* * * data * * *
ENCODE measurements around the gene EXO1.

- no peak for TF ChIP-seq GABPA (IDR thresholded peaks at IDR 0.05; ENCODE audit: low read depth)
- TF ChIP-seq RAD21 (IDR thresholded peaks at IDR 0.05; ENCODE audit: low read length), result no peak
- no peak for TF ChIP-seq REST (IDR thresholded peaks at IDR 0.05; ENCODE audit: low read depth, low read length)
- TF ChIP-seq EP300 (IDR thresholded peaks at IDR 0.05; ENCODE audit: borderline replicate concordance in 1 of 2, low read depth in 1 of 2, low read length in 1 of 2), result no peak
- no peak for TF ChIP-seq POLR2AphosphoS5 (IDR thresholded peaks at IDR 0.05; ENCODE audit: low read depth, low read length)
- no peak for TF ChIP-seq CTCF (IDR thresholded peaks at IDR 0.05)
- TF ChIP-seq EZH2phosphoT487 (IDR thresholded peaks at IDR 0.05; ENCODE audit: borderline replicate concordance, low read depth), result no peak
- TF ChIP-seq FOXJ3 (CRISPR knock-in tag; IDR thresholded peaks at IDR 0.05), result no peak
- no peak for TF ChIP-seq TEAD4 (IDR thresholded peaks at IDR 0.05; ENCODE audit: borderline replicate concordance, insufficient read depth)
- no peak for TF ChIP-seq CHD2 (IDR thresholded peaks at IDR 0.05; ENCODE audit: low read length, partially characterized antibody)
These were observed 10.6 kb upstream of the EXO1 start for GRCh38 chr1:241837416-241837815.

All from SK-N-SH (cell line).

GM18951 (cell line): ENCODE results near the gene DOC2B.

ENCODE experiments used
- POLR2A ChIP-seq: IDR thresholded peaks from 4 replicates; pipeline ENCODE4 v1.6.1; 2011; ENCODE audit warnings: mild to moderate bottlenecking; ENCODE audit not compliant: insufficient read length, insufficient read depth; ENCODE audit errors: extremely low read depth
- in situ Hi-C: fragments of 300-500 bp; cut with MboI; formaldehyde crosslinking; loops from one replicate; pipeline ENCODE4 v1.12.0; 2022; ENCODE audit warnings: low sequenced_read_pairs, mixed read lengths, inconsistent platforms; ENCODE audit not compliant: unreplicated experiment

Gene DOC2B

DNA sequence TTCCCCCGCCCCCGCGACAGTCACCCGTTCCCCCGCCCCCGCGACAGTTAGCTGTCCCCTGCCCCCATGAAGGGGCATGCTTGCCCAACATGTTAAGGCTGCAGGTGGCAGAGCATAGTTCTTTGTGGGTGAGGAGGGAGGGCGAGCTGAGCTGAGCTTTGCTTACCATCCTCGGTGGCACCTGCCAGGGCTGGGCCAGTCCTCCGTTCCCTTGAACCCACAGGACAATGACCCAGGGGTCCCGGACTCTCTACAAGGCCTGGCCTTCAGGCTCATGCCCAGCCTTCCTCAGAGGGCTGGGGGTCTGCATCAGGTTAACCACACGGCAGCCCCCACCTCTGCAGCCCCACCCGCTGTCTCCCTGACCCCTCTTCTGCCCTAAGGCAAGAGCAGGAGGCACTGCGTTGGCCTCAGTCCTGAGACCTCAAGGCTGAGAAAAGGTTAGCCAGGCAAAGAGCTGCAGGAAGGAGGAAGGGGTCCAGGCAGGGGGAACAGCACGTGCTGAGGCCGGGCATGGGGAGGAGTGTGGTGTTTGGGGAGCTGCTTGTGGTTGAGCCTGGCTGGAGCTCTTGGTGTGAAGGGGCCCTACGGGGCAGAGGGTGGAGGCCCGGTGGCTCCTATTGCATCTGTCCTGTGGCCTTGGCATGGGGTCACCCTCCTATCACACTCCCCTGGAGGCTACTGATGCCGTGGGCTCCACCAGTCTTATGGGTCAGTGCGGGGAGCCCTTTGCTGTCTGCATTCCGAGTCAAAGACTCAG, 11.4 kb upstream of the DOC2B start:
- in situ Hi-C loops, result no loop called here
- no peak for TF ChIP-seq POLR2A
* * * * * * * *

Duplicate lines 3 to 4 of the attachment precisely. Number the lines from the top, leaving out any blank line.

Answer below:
- TF ChIP-seq RAD21 (IDR thresholded peaks at IDR 0.05; ENCODE audit: low read length), result no peak
- no peak for TF ChIP-seq REST (IDR thresholded peaks at IDR 0.05; ENCODE audit: low read depth, low read length)